Today’s employers expect more from their staffs. That can be frustrating when you’re already working so hard—and can lead to anger and resentment. Before you start looking for another job, maybe you can boost your productivity. Consider these six tips:
1—Do your most important tasks first thing in the morning. Chances are when you first get to the office, you’re feeling pretty energetic. Don’t waste that energy by checking social media or answering emails first thing. Instead, focus on your most important task/s of the day (figure out what those are the night before). If you’re trying to impress your boss, getting to work before everyone else shows you’re willing to give it your all.
2—Group similar tasks. If you’re constantly switching back and forth between dissimilar tasks, like writing proposals and making phone calls, you’ll use up needless energy shifting gears. When possible, try to group similar test together. For example, if you have a bunch of proposals due, try to knock them out all at once.
3—Don’t overschedule yourself. So many of us book every second of every day with meetings, calls and projects. If a client is running late or a call goes long, the rest of our schedule is thrown off. Always leave a few hours of wiggle room in your day. This ensures that small delays don’t snowball into big problems, and also gives you time to respond to the inevitable emergencies.
4—Understand your personal energy rhythms. Some of us are night owls, while others are morning people. Do you always slump after lunch? Are you most creative at midnight? Understanding when you work best can help you schedule your day so you maximize your peak performance times. Of course, it’s not always possible to do this, however try to set your schedule to accommodate your “best” times.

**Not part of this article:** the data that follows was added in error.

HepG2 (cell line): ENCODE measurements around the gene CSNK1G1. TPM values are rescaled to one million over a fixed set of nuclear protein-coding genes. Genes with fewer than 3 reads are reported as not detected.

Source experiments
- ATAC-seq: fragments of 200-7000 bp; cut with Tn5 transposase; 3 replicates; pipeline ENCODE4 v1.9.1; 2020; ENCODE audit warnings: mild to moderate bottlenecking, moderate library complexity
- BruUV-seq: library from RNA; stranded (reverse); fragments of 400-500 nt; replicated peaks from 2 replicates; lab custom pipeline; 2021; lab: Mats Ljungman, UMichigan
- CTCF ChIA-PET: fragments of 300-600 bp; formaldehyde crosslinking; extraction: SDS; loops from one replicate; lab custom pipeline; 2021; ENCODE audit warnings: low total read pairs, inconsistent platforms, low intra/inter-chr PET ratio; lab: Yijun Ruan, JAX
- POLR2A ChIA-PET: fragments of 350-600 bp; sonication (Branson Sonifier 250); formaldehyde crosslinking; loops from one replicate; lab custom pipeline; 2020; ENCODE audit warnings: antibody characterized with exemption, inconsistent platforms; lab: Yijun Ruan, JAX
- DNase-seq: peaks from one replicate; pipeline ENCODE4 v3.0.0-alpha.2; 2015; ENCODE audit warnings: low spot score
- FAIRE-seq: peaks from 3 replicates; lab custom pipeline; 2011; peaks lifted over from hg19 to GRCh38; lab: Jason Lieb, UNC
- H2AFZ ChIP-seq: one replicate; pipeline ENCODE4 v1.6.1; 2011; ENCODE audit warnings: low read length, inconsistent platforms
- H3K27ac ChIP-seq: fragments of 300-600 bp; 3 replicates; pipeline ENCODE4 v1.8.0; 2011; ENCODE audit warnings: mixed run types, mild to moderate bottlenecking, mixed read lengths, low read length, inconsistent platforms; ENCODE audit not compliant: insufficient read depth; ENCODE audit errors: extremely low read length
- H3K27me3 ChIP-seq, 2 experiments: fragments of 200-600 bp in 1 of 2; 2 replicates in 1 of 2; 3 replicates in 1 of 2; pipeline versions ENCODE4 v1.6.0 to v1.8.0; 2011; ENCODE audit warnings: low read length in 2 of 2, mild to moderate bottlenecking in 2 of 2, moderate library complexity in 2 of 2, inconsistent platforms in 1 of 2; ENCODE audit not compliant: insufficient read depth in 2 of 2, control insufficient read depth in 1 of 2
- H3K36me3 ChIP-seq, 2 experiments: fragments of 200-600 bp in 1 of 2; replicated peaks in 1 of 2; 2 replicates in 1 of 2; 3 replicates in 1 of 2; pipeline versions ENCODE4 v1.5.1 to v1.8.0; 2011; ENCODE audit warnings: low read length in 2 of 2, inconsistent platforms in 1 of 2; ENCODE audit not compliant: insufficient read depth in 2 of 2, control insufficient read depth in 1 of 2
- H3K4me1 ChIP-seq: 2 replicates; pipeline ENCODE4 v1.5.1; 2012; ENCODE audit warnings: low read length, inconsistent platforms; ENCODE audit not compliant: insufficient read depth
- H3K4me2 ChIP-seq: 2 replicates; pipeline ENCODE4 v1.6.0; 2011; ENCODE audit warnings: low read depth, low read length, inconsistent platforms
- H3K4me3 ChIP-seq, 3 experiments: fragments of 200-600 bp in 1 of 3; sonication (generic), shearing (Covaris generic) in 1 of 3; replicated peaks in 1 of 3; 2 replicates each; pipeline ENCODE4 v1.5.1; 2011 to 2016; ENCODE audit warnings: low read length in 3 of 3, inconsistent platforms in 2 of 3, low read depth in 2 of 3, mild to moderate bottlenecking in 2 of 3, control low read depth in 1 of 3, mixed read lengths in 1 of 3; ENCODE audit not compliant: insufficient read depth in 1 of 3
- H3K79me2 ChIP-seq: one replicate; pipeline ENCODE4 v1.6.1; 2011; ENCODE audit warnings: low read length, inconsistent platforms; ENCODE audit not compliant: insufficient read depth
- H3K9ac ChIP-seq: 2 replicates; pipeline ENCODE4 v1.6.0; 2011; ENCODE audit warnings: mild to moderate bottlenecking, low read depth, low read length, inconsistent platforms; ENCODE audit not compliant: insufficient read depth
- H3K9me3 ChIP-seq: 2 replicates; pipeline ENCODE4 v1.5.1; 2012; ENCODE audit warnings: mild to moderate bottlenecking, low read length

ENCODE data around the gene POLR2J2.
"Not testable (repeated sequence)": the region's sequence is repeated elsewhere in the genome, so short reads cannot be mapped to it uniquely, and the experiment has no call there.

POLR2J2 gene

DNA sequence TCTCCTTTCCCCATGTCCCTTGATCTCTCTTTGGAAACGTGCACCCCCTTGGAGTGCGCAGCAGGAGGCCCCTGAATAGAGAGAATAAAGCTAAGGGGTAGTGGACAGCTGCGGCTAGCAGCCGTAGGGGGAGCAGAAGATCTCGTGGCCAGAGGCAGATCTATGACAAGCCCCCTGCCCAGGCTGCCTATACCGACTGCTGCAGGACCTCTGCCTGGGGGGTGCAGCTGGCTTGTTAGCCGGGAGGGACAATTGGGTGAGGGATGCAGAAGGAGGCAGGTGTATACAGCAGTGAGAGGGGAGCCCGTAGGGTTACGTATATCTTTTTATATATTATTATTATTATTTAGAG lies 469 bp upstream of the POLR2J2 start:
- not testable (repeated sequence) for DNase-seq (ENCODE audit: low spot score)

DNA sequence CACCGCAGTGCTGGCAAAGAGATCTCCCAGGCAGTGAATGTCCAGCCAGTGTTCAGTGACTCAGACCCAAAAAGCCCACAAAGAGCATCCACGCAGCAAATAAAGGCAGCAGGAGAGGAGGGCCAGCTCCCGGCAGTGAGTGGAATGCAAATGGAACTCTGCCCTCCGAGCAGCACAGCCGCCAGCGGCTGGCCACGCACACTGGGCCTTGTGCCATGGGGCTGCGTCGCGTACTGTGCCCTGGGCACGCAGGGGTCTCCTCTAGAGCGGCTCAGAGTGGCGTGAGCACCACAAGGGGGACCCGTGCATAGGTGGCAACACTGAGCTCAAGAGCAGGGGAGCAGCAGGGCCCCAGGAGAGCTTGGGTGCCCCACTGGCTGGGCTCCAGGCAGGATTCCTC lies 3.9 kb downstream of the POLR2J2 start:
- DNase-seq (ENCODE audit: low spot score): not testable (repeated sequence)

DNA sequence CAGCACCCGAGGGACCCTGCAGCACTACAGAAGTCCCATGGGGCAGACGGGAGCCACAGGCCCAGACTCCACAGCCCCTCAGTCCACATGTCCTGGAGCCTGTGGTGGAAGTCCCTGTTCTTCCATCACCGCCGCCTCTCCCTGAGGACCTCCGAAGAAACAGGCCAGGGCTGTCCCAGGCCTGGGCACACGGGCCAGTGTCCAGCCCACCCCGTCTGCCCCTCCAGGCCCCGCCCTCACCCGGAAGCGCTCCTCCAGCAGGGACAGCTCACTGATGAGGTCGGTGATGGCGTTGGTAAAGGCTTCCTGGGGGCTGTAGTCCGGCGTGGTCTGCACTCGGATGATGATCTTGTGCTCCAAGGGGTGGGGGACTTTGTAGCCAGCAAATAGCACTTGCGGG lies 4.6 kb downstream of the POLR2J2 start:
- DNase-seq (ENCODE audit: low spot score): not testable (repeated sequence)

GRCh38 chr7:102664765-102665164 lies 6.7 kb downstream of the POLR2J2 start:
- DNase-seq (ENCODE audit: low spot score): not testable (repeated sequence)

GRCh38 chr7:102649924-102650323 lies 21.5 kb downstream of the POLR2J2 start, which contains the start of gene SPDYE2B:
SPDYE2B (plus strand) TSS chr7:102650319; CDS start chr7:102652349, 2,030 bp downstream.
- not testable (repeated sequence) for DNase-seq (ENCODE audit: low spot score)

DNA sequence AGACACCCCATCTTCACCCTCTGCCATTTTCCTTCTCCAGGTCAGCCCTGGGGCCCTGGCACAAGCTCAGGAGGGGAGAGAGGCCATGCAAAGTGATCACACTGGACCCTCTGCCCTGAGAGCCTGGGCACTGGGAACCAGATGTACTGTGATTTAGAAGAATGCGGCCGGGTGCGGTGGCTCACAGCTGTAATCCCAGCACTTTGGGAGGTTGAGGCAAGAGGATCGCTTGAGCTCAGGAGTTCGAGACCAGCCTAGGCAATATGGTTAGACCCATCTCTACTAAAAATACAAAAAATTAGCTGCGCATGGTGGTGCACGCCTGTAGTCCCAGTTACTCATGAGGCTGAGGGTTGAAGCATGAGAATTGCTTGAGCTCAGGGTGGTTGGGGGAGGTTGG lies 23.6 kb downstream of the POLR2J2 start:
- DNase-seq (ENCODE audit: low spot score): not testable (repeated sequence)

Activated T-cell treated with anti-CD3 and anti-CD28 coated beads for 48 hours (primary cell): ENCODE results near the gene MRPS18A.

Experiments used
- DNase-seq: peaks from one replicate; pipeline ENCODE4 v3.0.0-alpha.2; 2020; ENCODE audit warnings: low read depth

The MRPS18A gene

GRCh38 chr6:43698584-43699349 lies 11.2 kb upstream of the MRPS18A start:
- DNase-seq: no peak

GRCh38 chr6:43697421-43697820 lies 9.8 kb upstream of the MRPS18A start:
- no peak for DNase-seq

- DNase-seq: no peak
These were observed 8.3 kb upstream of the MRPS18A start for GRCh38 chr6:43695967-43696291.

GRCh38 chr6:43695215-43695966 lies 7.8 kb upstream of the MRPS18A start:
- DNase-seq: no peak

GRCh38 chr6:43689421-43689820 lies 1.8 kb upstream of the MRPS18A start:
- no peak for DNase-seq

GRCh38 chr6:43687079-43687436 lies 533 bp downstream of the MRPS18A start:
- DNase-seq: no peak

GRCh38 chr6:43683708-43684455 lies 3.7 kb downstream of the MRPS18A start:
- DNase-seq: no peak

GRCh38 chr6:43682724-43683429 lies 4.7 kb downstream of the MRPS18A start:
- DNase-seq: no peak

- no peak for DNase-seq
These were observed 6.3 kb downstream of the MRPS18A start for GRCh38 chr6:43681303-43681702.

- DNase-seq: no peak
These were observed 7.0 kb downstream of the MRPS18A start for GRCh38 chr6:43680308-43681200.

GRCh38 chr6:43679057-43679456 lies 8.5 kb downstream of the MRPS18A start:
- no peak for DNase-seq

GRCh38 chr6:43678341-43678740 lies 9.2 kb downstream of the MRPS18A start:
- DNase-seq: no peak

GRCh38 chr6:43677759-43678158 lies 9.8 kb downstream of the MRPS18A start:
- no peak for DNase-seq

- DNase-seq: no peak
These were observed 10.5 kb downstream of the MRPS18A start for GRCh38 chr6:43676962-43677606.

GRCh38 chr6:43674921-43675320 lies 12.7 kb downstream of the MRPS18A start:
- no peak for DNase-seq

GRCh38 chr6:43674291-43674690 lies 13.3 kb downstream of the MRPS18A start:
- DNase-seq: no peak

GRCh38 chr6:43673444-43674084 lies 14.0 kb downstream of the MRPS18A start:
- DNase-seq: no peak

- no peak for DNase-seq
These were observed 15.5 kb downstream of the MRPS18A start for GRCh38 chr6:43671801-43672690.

5—Take a break! Our natural inclination is to keep working, working, working, thinking we’ll get more done the more we work, and we’ll please our bosses. Eventually however, you reach a point of diminishing returns, where you’re working extra hard for minimal results. Learn to identify when you need a break — and take one (yeah, I know it’s hard). The Pomodoro method is one system many people use to force themselves to take breaks.
Or you can look at pictures of puppies and kittens online. Really! A study from Hiroshima University in Japan showed after looking at “cute” pictures of baby animals, workers were better able to focus and perform detail-oriented tasks.
6—Read more about it. I’m always looking for productivity tips. If you are too, I found a lot of useful information in The Productivity Project. The author spent a year testing various theories to see which ones really improved his productivity. It’s a great read for anyone who wants to get more done in less time.
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